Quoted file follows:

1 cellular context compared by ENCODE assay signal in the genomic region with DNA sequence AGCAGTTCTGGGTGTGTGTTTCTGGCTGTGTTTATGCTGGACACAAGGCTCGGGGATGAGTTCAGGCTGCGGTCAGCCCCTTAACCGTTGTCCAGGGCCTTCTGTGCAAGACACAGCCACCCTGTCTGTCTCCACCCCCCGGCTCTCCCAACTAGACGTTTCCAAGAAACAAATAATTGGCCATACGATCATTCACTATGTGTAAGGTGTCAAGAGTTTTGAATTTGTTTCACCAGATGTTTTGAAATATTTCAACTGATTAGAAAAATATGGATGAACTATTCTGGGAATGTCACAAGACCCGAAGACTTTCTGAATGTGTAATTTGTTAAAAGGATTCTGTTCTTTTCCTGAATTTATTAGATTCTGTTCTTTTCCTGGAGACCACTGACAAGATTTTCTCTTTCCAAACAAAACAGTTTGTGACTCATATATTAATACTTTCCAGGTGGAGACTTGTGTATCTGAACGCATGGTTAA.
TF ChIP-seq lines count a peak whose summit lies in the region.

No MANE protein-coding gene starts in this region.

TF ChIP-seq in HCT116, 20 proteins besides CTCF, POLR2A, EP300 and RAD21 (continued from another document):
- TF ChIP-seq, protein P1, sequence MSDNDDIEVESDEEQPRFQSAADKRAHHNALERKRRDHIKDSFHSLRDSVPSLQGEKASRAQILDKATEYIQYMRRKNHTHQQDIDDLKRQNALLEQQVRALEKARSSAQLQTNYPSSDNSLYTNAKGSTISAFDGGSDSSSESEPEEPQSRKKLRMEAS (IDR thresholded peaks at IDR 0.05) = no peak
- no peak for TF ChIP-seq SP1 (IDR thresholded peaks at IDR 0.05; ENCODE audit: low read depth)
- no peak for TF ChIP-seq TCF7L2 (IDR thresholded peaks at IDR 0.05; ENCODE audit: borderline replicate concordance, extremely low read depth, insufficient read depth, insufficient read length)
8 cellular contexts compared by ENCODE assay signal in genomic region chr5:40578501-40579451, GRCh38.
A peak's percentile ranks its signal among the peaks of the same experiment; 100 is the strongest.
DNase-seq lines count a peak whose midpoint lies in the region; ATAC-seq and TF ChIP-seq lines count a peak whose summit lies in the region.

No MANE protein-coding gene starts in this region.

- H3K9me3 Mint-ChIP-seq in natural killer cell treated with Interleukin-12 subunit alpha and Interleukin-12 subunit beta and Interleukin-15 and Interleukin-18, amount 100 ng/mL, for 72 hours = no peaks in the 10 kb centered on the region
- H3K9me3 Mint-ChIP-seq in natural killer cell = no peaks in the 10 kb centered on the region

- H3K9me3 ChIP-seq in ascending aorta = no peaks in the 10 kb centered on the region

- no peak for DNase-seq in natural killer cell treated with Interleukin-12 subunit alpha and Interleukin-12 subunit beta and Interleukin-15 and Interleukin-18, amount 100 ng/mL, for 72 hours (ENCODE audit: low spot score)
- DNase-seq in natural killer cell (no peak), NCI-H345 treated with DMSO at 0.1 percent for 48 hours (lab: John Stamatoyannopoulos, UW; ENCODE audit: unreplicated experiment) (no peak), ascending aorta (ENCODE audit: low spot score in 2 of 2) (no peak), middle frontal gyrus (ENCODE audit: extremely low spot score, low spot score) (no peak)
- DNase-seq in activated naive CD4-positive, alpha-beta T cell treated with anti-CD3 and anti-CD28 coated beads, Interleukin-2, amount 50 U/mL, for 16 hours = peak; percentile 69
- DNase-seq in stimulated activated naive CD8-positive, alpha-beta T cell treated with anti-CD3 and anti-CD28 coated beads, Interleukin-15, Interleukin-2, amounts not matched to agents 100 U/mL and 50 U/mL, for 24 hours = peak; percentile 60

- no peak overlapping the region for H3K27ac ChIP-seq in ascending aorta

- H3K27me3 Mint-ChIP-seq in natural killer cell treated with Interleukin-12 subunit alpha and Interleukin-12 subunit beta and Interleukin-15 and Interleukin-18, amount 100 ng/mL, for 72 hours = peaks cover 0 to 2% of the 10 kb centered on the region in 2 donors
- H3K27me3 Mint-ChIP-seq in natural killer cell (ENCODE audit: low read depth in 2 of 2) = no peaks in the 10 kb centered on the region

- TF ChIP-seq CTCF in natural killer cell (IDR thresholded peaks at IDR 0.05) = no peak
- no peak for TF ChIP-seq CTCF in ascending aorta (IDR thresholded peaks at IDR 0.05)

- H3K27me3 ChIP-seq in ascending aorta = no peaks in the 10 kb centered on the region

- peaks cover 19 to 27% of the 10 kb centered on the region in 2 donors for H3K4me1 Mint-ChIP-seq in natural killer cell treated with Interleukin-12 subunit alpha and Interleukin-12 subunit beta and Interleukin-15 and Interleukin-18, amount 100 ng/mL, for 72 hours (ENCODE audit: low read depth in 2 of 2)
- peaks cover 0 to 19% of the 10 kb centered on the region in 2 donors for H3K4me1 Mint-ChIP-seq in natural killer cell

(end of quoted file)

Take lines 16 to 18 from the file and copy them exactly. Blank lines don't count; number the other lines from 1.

- DNase-seq in natural killer cell (no peak), NCI-H345 treated with DMSO at 0.1 percent for 48 hours (lab: John Stamatoyannopoulos, UW; ENCODE audit: unreplicated experiment) (no peak), ascending aorta (ENCODE audit: low spot score in 2 of 2) (no peak), middle frontal gyrus (ENCODE audit: extremely low spot score, low spot score) (no peak)
- DNase-seq in activated naive CD4-positive, alpha-beta T cell treated with anti-CD3 and anti-CD28 coated beads, Interleukin-2, amount 50 U/mL, for 16 hours = peak; percentile 69
- DNase-seq in stimulated activated naive CD8-positive, alpha-beta T cell treated with anti-CD3 and anti-CD28 coated beads, Interleukin-15, Interleukin-2, amounts not matched to agents 100 U/mL and 50 U/mL, for 24 hours = peak; percentile 60